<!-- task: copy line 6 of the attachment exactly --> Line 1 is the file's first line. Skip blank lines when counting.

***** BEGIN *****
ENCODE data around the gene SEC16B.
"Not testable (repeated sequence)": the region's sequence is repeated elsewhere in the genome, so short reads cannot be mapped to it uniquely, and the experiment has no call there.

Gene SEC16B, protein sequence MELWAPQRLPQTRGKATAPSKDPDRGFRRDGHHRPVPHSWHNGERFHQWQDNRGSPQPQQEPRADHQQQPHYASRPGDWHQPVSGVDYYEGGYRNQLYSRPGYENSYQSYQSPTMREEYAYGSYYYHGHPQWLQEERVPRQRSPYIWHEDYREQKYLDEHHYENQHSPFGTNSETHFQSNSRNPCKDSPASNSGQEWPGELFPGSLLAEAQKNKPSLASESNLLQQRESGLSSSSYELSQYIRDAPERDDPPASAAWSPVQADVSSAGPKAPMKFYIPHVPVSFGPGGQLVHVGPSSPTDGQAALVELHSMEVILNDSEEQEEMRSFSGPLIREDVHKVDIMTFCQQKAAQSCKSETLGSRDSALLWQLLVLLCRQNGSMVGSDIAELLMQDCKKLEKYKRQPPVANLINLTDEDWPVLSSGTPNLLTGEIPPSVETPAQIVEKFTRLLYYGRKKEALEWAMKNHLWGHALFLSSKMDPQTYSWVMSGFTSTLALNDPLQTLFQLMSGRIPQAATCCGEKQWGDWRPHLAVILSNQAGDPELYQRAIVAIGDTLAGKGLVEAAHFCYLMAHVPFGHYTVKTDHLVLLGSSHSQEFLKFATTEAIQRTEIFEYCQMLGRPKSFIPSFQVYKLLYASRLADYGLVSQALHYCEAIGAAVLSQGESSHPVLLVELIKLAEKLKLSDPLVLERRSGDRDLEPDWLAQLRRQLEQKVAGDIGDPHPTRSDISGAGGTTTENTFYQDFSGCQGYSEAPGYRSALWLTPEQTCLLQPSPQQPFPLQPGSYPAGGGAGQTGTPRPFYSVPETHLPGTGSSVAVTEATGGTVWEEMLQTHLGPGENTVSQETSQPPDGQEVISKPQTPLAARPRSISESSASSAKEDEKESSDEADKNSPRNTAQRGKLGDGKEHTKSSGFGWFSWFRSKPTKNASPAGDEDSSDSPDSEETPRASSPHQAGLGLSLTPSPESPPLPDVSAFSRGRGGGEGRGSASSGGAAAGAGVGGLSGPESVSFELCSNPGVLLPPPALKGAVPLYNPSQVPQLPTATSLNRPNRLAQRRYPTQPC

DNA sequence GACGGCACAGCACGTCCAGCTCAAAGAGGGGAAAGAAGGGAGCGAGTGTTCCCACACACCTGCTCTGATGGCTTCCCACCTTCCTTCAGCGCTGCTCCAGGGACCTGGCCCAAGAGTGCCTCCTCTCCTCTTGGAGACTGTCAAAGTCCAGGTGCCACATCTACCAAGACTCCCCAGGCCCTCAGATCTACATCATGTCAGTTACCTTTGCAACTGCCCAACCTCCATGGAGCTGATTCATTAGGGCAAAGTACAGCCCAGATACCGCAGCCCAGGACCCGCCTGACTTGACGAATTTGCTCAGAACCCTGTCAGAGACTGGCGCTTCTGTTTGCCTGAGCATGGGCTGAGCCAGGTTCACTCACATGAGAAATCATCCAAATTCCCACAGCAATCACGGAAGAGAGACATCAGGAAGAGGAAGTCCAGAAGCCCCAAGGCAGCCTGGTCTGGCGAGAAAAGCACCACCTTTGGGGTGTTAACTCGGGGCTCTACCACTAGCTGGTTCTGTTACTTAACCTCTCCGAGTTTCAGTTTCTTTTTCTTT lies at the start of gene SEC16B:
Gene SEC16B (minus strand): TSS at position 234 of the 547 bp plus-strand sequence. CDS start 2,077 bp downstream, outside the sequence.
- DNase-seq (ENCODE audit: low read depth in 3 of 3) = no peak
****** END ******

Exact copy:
- DNase-seq (ENCODE audit: low read depth in 3 of 3) = no peak